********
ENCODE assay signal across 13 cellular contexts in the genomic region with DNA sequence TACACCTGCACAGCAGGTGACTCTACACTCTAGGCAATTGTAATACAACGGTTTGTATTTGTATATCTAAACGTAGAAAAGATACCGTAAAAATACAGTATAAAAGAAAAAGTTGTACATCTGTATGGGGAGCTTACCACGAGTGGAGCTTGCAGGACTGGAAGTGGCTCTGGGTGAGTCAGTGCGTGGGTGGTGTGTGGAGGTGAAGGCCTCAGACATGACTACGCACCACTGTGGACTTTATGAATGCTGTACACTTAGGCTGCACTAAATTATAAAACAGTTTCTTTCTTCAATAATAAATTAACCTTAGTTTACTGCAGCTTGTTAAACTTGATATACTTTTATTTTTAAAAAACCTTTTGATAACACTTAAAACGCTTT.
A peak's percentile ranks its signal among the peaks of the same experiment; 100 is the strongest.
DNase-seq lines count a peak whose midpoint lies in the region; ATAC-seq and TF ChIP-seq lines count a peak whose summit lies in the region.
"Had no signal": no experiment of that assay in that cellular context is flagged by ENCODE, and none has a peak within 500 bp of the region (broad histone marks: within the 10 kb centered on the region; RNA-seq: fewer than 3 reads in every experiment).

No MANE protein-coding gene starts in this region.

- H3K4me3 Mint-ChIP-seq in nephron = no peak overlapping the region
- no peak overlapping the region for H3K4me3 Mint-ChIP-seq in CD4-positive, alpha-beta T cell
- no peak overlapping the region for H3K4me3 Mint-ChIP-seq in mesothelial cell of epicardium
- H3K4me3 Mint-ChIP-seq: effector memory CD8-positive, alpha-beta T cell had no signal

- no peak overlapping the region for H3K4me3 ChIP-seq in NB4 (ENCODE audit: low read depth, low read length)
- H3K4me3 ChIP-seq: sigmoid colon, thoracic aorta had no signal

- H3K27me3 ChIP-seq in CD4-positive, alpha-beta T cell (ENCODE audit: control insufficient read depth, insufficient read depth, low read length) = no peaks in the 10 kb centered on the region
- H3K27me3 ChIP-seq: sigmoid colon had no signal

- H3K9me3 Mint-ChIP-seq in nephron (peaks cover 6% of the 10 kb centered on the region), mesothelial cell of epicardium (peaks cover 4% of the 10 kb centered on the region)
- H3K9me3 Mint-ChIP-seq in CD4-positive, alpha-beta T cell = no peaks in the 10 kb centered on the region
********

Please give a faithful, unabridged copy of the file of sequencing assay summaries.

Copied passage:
ENCODE assay signal across 13 cellular contexts in the genomic region with DNA sequence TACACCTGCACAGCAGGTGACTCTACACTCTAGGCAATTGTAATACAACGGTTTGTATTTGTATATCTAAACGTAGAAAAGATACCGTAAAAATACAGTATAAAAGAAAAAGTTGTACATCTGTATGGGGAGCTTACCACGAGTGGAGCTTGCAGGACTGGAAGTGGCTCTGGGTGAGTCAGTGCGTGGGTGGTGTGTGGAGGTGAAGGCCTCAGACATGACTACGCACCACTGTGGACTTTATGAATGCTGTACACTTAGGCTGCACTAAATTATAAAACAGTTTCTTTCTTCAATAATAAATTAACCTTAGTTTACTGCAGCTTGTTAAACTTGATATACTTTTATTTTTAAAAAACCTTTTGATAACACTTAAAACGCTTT.
A peak's percentile ranks its signal among the peaks of the same experiment; 100 is the strongest.
DNase-seq lines count a peak whose midpoint lies in the region; ATAC-seq and TF ChIP-seq lines count a peak whose summit lies in the region.
"Had no signal": no experiment of that assay in that cellular context is flagged by ENCODE, and none has a peak within 500 bp of the region (broad histone marks: within the 10 kb centered on the region; RNA-seq: fewer than 3 reads in every experiment).

No MANE protein-coding gene starts in this region.

- H3K4me3 Mint-ChIP-seq in nephron = no peak overlapping the region
- no peak overlapping the region for H3K4me3 Mint-ChIP-seq in CD4-positive, alpha-beta T cell
- no peak overlapping the region for H3K4me3 Mint-ChIP-seq in mesothelial cell of epicardium
- H3K4me3 Mint-ChIP-seq: effector memory CD8-positive, alpha-beta T cell had no signal

- no peak overlapping the region for H3K4me3 ChIP-seq in NB4 (ENCODE audit: low read depth, low read length)
- H3K4me3 ChIP-seq: sigmoid colon, thoracic aorta had no signal

- H3K27me3 ChIP-seq in CD4-positive, alpha-beta T cell (ENCODE audit: control insufficient read depth, insufficient read depth, low read length) = no peaks in the 10 kb centered on the region
- H3K27me3 ChIP-seq: sigmoid colon had no signal

- H3K9me3 Mint-ChIP-seq in nephron (peaks cover 6% of the 10 kb centered on the region), mesothelial cell of epicardium (peaks cover 4% of the 10 kb centered on the region)
- H3K9me3 Mint-ChIP-seq in CD4-positive, alpha-beta T cell = no peaks in the 10 kb centered on the region